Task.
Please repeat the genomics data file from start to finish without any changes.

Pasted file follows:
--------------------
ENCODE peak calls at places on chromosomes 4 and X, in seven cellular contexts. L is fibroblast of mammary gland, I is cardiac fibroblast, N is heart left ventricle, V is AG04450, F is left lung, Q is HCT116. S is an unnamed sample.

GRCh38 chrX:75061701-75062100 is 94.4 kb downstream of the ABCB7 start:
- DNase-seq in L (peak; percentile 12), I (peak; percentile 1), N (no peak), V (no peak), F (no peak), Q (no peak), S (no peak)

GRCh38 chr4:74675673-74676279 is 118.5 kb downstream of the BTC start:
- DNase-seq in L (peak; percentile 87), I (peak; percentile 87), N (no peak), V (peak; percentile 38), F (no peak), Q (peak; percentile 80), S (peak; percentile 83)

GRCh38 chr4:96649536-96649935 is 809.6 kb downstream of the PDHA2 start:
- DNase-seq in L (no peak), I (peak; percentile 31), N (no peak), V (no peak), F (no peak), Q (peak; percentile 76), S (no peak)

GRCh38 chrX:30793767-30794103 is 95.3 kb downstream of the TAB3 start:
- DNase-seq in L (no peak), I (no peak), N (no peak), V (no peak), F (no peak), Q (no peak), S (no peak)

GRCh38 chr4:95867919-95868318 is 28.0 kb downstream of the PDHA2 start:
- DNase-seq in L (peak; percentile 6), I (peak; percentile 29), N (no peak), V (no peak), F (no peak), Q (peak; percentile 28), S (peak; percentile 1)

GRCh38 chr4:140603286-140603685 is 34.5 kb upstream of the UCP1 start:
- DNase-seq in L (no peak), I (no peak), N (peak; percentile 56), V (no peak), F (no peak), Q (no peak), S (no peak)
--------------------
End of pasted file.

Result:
ENCODE peak calls at places on chromosomes 4 and X, in seven cellular contexts. L is fibroblast of mammary gland, I is cardiac fibroblast, N is heart left ventricle, V is AG04450, F is left lung, Q is HCT116. S is an unnamed sample.

GRCh38 chrX:75061701-75062100 is 94.4 kb downstream of the ABCB7 start:
- DNase-seq in L (peak; percentile 12), I (peak; percentile 1), N (no peak), V (no peak), F (no peak), Q (no peak), S (no peak)

GRCh38 chr4:74675673-74676279 is 118.5 kb downstream of the BTC start:
- DNase-seq in L (peak; percentile 87), I (peak; percentile 87), N (no peak), V (peak; percentile 38), F (no peak), Q (peak; percentile 80), S (peak; percentile 83)

GRCh38 chr4:96649536-96649935 is 809.6 kb downstream of the PDHA2 start:
- DNase-seq in L (no peak), I (peak; percentile 31), N (no peak), V (no peak), F (no peak), Q (peak; percentile 76), S (no peak)

GRCh38 chrX:30793767-30794103 is 95.3 kb downstream of the TAB3 start:
- DNase-seq in L (no peak), I (no peak), N (no peak), V (no peak), F (no peak), Q (no peak), S (no peak)

GRCh38 chr4:95867919-95868318 is 28.0 kb downstream of the PDHA2 start:
- DNase-seq in L (peak; percentile 6), I (peak; percentile 29), N (no peak), V (no peak), F (no peak), Q (peak; percentile 28), S (peak; percentile 1)

GRCh38 chr4:140603286-140603685 is 34.5 kb upstream of the UCP1 start:
- DNase-seq in L (no peak), I (no peak), N (peak; percentile 56), V (no peak), F (no peak), Q (no peak), S (no peak)